Bearing down on the Sisters
I still remember the Maryknoll Sisters. I still remember them walking around the Maryknoll campus in Loyola Heights, in their black-and-white habits with the peaked cap and large rosaries hanging from their waists.
Most of them were Americans, and there was even a rumor circulating that one of the prettiest nuns had won a beauty contest in her home state before she heard the call. They never seemed to age. But a friend, who also grew up among religious women, explained: “Of course they never aged. All the parts that reveal a woman’s age—neck, forehead, hair, knees and hips—were concealed!”
The Second Vatican Council took place just before I stepped into high school, and pretty soon the forever-young nuns in their black-and-white habits were no more. In their place we saw old (or aging) women, their graying hair finally exposed, the monochromatic habits replaced with decorous dresses albeit in colorful prints, but the ugly shoes (or utilitarian sandals) still remained.
What didn’t change was the nuns’ spirit—a combination of daring and openness, even with hard-headed young women, and a devotion to serving the poor and the needy. Maybe this was why before I graduated and left the green and idyllic campus, the nuns had already left the college, choosing to serve the poorest communities in rural areas, and leaving the education and formation of cosseted girls from middle-class homes to the capable hands of lay teachers and administrators.
The move would have a profound effect on me, for the Sisters’ bold move to chuck their comfortable world in Loyola Heights to pursue their calling amid poverty and uncertainty taught me lessons about womanhood and the necessity for authentic living.
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Recently, the Vatican Congregation for the Doctrine of the Faith issued a statement saying it was appointing a bishop to oversee the affairs of the Leadership Conference of Women Religious (LCWR), which gathers most of the major women’s religious congregations in the United States. The reason? The nuns’ alleged refusal to “toe the line,” issuing statements that “disagree with or challenge the bishops, who are the church’s authentic teachers of faith and morals.” More on this last statement later.
Anyway, the American Catholic columnist Garry Wills, reacting to the Vatican’s action, wrote in his blog for the New York Review of Books: “The Vatican has issued a harsh statement claiming that American nuns do not follow their bishops’ thinking. That statement is profoundly true. Thank God, they don’t. Nuns have always had a different set of priorities from that of bishops. The bishops are interested in power. The nuns are interested in the powerless. Nuns have preserved Gospel values while bishops have been perverting them. The priests drive their own new cars, while nuns ride the bus (always in pairs). The priests specialize in arrogance, the nuns in humility.”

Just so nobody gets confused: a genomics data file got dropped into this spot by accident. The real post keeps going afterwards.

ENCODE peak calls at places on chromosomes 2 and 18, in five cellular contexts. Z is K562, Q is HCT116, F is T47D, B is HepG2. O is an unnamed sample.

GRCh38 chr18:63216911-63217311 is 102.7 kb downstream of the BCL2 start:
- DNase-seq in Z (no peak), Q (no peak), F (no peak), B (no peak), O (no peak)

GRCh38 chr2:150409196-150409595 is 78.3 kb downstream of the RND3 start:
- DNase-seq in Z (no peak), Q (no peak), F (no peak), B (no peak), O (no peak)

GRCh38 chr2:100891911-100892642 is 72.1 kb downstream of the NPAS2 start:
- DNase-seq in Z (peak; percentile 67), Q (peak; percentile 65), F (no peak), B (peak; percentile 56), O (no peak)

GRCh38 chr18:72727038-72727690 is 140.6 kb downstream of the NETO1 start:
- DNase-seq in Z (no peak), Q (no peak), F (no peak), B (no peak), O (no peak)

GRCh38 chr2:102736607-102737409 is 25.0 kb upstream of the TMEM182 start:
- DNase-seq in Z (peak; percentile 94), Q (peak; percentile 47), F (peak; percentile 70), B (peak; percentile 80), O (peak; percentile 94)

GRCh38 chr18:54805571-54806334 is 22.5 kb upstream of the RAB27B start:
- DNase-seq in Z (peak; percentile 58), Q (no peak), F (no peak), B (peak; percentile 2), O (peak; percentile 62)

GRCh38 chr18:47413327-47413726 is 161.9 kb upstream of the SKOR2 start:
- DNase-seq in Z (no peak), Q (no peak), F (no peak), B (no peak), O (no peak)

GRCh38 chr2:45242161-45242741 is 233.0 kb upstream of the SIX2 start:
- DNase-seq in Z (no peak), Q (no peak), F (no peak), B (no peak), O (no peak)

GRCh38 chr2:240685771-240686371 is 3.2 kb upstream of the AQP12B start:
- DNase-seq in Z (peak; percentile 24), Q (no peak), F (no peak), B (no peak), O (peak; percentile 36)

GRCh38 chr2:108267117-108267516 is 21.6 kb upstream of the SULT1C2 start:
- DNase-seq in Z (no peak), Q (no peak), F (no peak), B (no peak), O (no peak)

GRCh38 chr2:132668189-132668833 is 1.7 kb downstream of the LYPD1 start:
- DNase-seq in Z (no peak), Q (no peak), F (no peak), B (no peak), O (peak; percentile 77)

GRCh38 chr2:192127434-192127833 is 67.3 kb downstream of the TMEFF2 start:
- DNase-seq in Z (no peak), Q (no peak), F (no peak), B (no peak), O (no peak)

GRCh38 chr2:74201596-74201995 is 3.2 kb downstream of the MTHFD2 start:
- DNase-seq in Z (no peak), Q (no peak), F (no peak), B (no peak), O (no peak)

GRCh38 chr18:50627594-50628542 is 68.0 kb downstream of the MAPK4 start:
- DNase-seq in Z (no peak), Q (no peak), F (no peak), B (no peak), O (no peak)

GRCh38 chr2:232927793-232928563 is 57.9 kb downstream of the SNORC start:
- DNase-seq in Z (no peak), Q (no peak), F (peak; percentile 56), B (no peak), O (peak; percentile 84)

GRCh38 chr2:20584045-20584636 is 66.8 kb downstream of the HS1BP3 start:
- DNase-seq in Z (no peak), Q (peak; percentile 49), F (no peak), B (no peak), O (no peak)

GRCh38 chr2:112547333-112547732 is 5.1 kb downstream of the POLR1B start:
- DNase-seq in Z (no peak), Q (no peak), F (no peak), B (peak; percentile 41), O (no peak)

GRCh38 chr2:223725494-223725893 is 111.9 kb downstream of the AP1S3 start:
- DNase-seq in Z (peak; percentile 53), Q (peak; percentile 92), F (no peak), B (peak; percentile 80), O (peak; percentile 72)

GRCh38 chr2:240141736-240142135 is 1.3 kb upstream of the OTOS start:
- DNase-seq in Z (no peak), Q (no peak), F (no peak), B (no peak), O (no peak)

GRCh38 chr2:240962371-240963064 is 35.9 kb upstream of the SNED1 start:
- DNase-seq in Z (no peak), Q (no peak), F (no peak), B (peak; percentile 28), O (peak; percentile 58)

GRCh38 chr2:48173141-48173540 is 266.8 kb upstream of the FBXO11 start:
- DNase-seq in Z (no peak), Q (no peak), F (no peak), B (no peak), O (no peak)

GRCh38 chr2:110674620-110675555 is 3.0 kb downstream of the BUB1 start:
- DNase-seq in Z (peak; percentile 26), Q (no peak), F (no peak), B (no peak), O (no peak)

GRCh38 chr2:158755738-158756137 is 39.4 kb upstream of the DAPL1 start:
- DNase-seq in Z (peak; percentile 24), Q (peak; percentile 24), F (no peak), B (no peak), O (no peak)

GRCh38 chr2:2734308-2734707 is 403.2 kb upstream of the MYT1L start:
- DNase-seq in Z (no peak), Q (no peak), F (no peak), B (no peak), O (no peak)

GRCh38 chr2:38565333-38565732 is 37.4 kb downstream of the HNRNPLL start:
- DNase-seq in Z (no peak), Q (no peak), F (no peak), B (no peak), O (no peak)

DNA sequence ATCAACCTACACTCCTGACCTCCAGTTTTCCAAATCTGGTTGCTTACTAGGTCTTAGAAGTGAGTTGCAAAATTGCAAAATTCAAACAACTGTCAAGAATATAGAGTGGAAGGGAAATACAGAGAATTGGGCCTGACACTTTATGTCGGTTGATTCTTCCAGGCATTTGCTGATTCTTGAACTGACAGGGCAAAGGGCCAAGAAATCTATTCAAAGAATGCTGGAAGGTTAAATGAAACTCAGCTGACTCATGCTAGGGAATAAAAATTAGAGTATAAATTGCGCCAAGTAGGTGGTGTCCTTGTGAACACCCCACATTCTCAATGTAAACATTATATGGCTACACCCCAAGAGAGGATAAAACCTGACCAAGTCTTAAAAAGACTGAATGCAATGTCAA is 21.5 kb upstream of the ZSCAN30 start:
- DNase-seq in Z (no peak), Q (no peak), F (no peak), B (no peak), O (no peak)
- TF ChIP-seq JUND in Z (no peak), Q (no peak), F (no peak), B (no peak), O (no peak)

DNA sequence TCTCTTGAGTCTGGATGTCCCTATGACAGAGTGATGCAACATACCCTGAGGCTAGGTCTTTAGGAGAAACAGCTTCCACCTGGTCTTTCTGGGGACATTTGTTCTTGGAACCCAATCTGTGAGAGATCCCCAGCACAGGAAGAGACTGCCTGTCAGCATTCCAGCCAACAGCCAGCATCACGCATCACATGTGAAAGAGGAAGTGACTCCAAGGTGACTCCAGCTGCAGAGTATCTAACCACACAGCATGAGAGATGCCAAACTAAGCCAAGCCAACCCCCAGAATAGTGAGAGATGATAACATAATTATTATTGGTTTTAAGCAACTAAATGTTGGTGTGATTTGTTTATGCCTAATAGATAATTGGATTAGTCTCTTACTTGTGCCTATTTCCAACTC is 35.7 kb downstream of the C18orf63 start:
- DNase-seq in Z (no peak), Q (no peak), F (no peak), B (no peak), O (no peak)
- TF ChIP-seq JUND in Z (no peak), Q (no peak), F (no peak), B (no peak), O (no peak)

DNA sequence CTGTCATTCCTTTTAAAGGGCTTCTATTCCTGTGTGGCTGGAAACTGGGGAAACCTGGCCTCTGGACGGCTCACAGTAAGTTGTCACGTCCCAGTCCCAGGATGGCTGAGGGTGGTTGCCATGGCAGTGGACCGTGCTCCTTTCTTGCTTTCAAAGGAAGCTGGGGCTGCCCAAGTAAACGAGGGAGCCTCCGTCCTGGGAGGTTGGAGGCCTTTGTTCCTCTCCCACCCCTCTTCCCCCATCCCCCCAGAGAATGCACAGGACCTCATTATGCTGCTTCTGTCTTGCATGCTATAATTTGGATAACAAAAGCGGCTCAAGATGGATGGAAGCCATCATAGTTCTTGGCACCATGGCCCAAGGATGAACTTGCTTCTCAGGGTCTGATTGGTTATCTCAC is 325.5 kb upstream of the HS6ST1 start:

My sentiments exactly.
At a time when thousands of Catholics in different parts of the world have left the church or have been deeply disillusioned over such issues as clergy sexual abuse, anti-women rhetoric and sanctions especially over reproductive health, and the extreme right turn the hierarchy has taken on social issues, the Vatican has chosen to sanction the one group within the church almost universally admired and loved for being outspoken and authentic.
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And are the bishops necessarily the church’s “authentic teachers of faith and morals?” Those who’ve viewed “The Borgias,” a TV-movie dramatization of the reign of Rodrigo Borgia who became Pope Alexander VI (a son was appointed Cardinal), shows us how fallibly human (and sinful) the leaders of the church are, and how wrong they could be on issues of precisely “faith and morals.”
The precipitating action that may have sparked the Vatican crackdown, some LCWR leaders believe, was the group’s open letter to US President Barack Obama supporting his health reform initiative, which the American bishops opposed. Obama has said the nuns’ letter was the “turning point” in gathering political support for the measure. The bishops may have been incensed by what the nuns did, but they have yet to explain how they could be opposed to moves to provide healthcare for the poorest Americans.
In the view of several local pro-reproductive health groups who issued a statement in support of the LCWR, the Vatican’s heavy-handed move is simply part of the church hierarchy’s “wider campaign to silence the public voice of women both within their church and outside of it—locally reflected in the actions of the Catholic Bishops’ Conference of the Philippines (CBCP).”
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“We value the LCWR’s commitment to social justice and their right to take a conscientious position against a religious leadership that has shown to be both out of touch and outright hostile to the very idea of women taking a greater role in society,” the statement concluded.
News reports say the reactions of American women religious have varied from “stunned” to “defiant.” Sr. Simone Campbell, executive director of Network, a Catholic social justice lobby group associated with LCWR, told a wire agency that it was “painfully obvious” the Vatican leadership was “not used to having educated women form thoughtful opinions and engage in dialogue.”
That’s telling ’em, Sister! I don’t know if Sister Simone is a Maryknoll Sister, but what she said is entirely in line with the training and spirit imbued in us by the Maryknoll nuns of fond memory. Forming “thoughtful opinions” and “engaging in dialogue” were certainly the core of my Maryknoll education.
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